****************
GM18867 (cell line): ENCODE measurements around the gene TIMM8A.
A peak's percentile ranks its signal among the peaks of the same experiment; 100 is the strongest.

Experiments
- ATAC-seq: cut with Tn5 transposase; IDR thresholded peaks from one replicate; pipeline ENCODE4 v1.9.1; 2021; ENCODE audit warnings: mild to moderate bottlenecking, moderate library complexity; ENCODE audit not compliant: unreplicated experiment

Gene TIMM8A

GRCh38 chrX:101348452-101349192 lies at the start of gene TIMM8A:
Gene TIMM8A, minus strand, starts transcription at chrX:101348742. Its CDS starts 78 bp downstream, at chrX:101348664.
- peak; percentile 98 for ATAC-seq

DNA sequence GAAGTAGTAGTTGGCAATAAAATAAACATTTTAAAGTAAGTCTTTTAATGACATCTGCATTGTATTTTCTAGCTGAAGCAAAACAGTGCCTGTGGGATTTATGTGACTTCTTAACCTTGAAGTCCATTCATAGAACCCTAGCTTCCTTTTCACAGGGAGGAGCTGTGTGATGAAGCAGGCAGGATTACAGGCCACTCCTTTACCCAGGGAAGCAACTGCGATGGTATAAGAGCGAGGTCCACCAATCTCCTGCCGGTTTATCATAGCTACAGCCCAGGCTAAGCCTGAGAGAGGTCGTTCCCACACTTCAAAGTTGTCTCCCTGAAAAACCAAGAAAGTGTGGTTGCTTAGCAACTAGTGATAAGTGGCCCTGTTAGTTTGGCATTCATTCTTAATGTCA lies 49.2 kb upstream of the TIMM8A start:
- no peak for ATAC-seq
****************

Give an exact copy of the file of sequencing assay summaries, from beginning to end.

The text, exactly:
GM18867 (cell line): ENCODE measurements around the gene TIMM8A.
A peak's percentile ranks its signal among the peaks of the same experiment; 100 is the strongest.

Experiments
- ATAC-seq: cut with Tn5 transposase; IDR thresholded peaks from one replicate; pipeline ENCODE4 v1.9.1; 2021; ENCODE audit warnings: mild to moderate bottlenecking, moderate library complexity; ENCODE audit not compliant: unreplicated experiment

Gene TIMM8A

GRCh38 chrX:101348452-101349192 lies at the start of gene TIMM8A:
Gene TIMM8A, minus strand, starts transcription at chrX:101348742. Its CDS starts 78 bp downstream, at chrX:101348664.
- peak; percentile 98 for ATAC-seq

DNA sequence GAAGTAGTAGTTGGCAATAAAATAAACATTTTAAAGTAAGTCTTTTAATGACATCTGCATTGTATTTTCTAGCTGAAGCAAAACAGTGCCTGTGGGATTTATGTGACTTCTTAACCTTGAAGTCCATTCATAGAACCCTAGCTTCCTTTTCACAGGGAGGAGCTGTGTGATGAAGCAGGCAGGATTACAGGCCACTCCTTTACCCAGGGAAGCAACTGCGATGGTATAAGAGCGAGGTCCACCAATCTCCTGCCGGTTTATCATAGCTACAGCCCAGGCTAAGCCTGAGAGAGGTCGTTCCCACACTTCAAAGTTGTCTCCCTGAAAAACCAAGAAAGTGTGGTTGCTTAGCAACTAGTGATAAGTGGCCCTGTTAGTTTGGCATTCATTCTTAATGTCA lies 49.2 kb upstream of the TIMM8A start:
- no peak for ATAC-seq